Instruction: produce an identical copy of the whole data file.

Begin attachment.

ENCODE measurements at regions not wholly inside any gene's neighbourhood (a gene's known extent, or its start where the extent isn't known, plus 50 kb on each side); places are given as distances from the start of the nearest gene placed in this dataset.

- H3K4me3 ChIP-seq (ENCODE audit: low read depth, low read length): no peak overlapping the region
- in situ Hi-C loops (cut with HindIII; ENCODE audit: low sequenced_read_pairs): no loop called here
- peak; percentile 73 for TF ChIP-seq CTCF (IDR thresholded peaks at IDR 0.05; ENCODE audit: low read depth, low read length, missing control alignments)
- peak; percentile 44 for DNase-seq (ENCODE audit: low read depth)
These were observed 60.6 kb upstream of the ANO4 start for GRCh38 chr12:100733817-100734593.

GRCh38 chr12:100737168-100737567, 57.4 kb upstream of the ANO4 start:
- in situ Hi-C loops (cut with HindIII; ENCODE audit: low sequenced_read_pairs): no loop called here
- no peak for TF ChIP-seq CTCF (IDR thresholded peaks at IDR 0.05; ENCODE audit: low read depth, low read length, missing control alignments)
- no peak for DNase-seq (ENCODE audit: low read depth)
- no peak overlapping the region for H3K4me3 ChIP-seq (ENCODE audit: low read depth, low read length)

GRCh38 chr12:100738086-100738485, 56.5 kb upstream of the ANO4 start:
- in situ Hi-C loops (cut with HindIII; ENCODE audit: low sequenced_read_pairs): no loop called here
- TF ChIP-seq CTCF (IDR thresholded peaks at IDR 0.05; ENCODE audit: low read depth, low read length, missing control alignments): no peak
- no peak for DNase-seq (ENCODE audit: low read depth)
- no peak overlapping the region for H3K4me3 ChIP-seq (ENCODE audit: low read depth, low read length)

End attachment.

ENCODE measurements at regions not wholly inside any gene's neighbourhood (a gene's known extent, or its start where the extent isn't known, plus 50 kb on each side); places are given as distances from the start of the nearest gene placed in this dataset.

- H3K4me3 ChIP-seq (ENCODE audit: low read depth, low read length): no peak overlapping the region
- in situ Hi-C loops (cut with HindIII; ENCODE audit: low sequenced_read_pairs): no loop called here
- peak; percentile 73 for TF ChIP-seq CTCF (IDR thresholded peaks at IDR 0.05; ENCODE audit: low read depth, low read length, missing control alignments)
- peak; percentile 44 for DNase-seq (ENCODE audit: low read depth)
These were observed 60.6 kb upstream of the ANO4 start for GRCh38 chr12:100733817-100734593.

GRCh38 chr12:100737168-100737567, 57.4 kb upstream of the ANO4 start:
- in situ Hi-C loops (cut with HindIII; ENCODE audit: low sequenced_read_pairs): no loop called here
- no peak for TF ChIP-seq CTCF (IDR thresholded peaks at IDR 0.05; ENCODE audit: low read depth, low read length, missing control alignments)
- no peak for DNase-seq (ENCODE audit: low read depth)
- no peak overlapping the region for H3K4me3 ChIP-seq (ENCODE audit: low read depth, low read length)

GRCh38 chr12:100738086-100738485, 56.5 kb upstream of the ANO4 start:
- in situ Hi-C loops (cut with HindIII; ENCODE audit: low sequenced_read_pairs): no loop called here
- TF ChIP-seq CTCF (IDR thresholded peaks at IDR 0.05; ENCODE audit: low read depth, low read length, missing control alignments): no peak
- no peak for DNase-seq (ENCODE audit: low read depth)
- no peak overlapping the region for H3K4me3 ChIP-seq (ENCODE audit: low read depth, low read length)